During the frenzied search for the gunman who murdered 17 people at Marjory Stoneman Douglas High School, it was quick thinking and intimate knowledge of the area that led officer Michael Leonard down a lonely Parkland street straight to Nikolas Cruz.

The 17-year veteran of the Coconut Creek Police Department chose to leave the chaos at the staging area at Stoneman Douglas on Feb. 14 to comb nearby neighborhoods. He had only a limited description of the suspect to go on.

“He was on foot, so I knew he couldn’t be far,” Leonard, 46, said in an exclusive interview with the South Florida Sun Sentinel. “I wasn’t useful there. There was no senior personnel there to direct me or tell me what to do. I decided to head out on my own, alone.”

The area was in total panic. “I drove through grass. I drove over medians and curbs. That was really the only way to get around,” Leonard said. “Coral Ridge Drive was just absolute gridlock. It was on lockdown.”

Because Leonard grew up in Coconut Creek and worked for the Coral Springs Police Department, he said he knows all the side streets. He cruised nearby neighborhoods looking for the killer until he spotted a young man walking along a sidewalk on Wyndham Lakes Drive, a residential street a few miles from the school. The man fit the description of the killer: maroon polo shirt, black jeans and a ball cap.

“For some reason, I was just led to that area. I don’t know why,” Leonard said. “It was just me and him on that quiet road. We were all alone, just me and him.”

Leonard took the killer by surprise about an hour and 20 minutes after he committed the nation’s deadliest school massacre since the shooting at Sandy Hook Elementary in Newtown, Conn.

After a decade on road patrol, Leonard is now an administrative officer who assists the chief of police. He also spent three years on the Coral Springs police force from 1997 to 2000.

Leonard said he wasn’t prepared for the killer, who also injured 17 people in the shooting, to be nearly as young as his victims.

“I was shocked by the age of the kid,” he said. “He looked like a student. He was just a skinny little guy.”

Leonard startled Cruz when he came up behind him with his gun drawn. He shouted at Cruz to get down. Cruz did not resist.

“It probably was overwhelming to him,” Leonard said. “I just flooded him with commands. I told him to turn around, and he looked me right in the eye, looking down the barrel of my gun.”

Leonard said the former Stoneman Douglas student gave him a blank stare. “He looked calm, eerily calm,” Leonard said. “I don’t know how you could look that calm after doing something like that.”

Leonard declined to share the exchange he had with Cruz, saying he didn’t want to jeopardize the investigation or prosecution.

“I didn’t even know the total number of fatalities,” Leonard said. “I knew there had been some.”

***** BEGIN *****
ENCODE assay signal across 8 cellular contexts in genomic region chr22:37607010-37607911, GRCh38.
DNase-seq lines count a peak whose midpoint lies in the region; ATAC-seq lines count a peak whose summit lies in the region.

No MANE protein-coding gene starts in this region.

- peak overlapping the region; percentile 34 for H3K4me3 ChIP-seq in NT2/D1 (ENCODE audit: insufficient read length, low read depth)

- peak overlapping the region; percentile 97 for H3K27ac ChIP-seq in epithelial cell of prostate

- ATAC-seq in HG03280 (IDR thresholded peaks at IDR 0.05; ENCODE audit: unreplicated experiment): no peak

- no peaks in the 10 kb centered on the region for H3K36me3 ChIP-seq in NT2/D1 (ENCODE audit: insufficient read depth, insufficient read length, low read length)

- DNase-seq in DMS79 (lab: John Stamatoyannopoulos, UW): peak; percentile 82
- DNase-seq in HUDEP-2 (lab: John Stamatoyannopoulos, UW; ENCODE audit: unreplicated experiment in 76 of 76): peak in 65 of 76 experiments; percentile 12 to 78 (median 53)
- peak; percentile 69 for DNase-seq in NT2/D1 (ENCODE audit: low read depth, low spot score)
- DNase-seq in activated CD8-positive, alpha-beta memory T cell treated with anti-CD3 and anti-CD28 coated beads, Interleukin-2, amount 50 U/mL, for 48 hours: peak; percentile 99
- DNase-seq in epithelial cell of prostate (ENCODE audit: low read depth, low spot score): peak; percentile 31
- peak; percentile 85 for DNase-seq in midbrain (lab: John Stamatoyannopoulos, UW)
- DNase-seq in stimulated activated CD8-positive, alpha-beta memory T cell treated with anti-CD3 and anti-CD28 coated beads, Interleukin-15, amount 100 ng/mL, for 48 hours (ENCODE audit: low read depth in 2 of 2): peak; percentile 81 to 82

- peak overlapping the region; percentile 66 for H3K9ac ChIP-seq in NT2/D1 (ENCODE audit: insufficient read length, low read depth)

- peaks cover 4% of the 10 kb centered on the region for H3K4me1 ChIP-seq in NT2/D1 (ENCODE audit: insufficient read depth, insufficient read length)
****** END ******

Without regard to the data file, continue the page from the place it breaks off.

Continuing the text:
Eager to report his capture of Cruz, Leonard had a tough time getting his call to go through amid the jammed radio traffic.

He finally got through after about three minutes. “I have the suspect, Nikolas Cruz,” Leonard reported, according to a 45-second recording of the call. “Black jean pants, burgundy shirt with a black ball cap.”

Focused on the suspect, Leonard said he was oblivious to anything else going on around him, including a bystander who recorded the takedown on video.

“I was just locked on him,” Leonard said. “Nothing around me mattered. I guess I experienced tunnel vision.”

Leonard’s actions on that day stand in stark relief to multiple law-enforcement fumbles, from the FBI’s failure to act on alarming tips about Cruz to the school deputy’s inaction during the shootout.

The Coconut Creek police chief and mayor called Leonard a hero.

“I’m trying to figure out if I can accept that title,” Leonard said. “I’m not really a spotlight kind of guy. But I’m proud that I stopped him. Somebody had to stop him.”

Leonard’s mother now keeps his picture in her purse so she can share it when she brags about her son.

“He’s a modest person,” Coconut Creek Mayor Becky Tooley said of the officer she’s known for 17 years. “He’s not a bragger. He’s a family man, a religious man, an excellent cop.”

When President Donald Trump and first lady Melania Trump visited Broward Sheriff’s Office headquarters two days after the bloody rampage, they thanked Leonard for a job well done.

“The first lady told me what I did was so heroic and that her and the president had been talking about me on the way over in the car,” Leonard said. “That was kind of exciting to hear. It was heartfelt and so sincere.”

But it’s the devastated families and their overwhelming grief that Leonard can’t get out of his head.

“I’m just constantly thinking of the families, the hurt, the devastation,” he said. “I don’t know when and if they’ll ever recover from this. That’s been so heavy on my heart.”

Leonard is a family man. He’s been married for 20 years and has a son, 18, and daughter, 13. He can’t comprehend the void the mourning families are trying to cope with.

“That really touches me, and that’s my biggest concern right now as I try to process this and deal with it,” he said. “It just doesn’t make any sense.”

Leonard said the experience has tightened the bonds within his family.

“I’m getting more hugs from [my son] and my daughter than I ever have,” Leonard said. “We just don’t take life for granted as much as we maybe used to. Anything can happen at any time. We’re making sure we give each other our hugs and kisses before we go.”

Leonard said attending community events and watching Stoneman Douglas students work for change is helping him to heal. He hopes it’s helping the victims’ families, too.

“Things can be better and we can learn from this and hopefully make efforts that will change things, he said. “That’s what I hope for, that we can somehow come up with an answer to not allow this to ever happen again.”